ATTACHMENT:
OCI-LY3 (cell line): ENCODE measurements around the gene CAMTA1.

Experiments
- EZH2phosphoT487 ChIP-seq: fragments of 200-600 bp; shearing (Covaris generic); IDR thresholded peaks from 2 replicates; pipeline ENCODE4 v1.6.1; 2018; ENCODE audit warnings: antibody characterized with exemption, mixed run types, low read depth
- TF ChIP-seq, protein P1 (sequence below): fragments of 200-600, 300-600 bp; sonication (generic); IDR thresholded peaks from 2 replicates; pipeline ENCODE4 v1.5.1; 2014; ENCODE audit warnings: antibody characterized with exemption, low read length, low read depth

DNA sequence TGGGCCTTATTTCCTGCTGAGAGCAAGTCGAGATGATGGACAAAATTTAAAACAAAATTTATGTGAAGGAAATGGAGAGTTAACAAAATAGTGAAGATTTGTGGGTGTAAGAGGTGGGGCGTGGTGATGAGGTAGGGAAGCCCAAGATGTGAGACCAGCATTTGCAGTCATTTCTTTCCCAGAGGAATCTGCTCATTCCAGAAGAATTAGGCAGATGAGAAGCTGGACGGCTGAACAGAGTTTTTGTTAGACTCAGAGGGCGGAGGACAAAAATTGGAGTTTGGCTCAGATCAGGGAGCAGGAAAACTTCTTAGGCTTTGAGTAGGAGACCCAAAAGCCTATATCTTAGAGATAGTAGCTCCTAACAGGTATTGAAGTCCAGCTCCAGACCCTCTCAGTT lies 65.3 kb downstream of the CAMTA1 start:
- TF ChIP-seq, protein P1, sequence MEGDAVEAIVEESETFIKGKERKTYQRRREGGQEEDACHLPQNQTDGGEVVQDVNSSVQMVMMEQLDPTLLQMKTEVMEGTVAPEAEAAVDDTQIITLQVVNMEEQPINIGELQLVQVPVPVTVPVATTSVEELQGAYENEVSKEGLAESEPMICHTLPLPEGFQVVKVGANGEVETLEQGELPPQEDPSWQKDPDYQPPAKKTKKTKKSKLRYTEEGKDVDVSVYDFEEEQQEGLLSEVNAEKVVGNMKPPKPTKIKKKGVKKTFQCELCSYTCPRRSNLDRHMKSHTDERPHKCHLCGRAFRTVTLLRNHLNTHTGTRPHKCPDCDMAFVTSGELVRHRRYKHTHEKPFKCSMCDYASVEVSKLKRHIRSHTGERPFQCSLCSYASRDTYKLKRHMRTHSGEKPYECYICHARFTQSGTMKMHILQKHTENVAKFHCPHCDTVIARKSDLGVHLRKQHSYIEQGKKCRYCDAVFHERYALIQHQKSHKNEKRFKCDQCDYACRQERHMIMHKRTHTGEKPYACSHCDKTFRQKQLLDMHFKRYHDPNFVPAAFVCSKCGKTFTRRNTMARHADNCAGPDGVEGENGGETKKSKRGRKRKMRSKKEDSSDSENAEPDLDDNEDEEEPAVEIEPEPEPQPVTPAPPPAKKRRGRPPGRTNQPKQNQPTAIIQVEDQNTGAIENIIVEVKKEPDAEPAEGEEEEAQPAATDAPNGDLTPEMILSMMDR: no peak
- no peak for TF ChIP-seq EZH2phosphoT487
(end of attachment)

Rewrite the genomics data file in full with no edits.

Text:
OCI-LY3 (cell line): ENCODE measurements around the gene CAMTA1.

Experiments
- EZH2phosphoT487 ChIP-seq: fragments of 200-600 bp; shearing (Covaris generic); IDR thresholded peaks from 2 replicates; pipeline ENCODE4 v1.6.1; 2018; ENCODE audit warnings: antibody characterized with exemption, mixed run types, low read depth
- TF ChIP-seq, protein P1 (sequence below): fragments of 200-600, 300-600 bp; sonication (generic); IDR thresholded peaks from 2 replicates; pipeline ENCODE4 v1.5.1; 2014; ENCODE audit warnings: antibody characterized with exemption, low read length, low read depth

DNA sequence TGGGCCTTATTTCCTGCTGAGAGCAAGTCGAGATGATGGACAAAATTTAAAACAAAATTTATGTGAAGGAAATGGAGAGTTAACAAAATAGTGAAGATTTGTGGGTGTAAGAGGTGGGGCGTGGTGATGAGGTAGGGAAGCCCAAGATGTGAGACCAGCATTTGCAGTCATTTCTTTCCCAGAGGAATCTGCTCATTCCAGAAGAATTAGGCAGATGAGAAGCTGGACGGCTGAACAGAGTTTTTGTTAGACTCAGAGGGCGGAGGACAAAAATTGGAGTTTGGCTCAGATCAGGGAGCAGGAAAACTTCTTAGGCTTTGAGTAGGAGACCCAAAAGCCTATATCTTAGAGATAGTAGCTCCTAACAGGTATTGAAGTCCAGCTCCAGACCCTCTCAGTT lies 65.3 kb downstream of the CAMTA1 start:
- TF ChIP-seq, protein P1, sequence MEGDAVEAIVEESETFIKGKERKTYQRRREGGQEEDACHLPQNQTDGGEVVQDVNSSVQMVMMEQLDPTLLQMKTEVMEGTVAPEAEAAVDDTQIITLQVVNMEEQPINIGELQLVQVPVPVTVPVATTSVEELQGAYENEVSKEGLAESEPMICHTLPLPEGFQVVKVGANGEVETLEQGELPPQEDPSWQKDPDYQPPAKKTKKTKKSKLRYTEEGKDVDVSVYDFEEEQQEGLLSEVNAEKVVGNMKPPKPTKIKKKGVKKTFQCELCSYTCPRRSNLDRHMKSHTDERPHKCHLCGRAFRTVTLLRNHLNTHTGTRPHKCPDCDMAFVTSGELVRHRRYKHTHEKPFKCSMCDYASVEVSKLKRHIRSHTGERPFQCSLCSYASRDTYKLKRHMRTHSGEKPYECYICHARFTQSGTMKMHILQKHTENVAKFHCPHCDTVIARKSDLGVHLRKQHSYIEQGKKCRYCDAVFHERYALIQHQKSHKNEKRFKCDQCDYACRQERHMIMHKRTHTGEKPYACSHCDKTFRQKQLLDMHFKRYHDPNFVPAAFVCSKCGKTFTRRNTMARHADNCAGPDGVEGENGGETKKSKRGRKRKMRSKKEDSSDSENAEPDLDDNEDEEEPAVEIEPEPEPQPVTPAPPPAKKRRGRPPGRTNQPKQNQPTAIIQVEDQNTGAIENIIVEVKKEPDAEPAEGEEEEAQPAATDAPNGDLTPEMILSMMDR: no peak
- no peak for TF ChIP-seq EZH2phosphoT487